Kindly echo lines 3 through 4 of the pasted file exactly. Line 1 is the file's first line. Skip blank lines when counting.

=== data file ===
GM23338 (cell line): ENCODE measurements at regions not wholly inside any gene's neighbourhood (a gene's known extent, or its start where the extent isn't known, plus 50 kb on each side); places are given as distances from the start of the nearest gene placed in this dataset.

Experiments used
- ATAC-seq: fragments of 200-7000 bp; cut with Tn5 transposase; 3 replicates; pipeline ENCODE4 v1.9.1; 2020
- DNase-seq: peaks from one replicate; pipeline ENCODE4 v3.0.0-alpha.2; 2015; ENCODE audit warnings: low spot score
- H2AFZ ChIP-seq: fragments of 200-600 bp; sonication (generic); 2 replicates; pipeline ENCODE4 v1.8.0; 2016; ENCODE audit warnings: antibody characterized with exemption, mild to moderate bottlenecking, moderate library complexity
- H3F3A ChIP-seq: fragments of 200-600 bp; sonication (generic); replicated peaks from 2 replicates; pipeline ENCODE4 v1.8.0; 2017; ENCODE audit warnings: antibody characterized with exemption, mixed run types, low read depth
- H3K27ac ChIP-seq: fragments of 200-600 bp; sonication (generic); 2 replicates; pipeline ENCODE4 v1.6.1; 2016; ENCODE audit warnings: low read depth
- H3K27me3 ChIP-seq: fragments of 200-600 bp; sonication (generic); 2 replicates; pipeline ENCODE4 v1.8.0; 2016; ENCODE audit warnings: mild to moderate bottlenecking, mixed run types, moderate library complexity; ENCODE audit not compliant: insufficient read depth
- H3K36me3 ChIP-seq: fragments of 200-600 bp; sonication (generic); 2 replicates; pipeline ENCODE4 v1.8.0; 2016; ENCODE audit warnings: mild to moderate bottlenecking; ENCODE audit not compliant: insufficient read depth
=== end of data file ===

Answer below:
- ATAC-seq: fragments of 200-7000 bp; cut with Tn5 transposase; 3 replicates; pipeline ENCODE4 v1.9.1; 2020
- DNase-seq: peaks from one replicate; pipeline ENCODE4 v3.0.0-alpha.2; 2015; ENCODE audit warnings: low spot score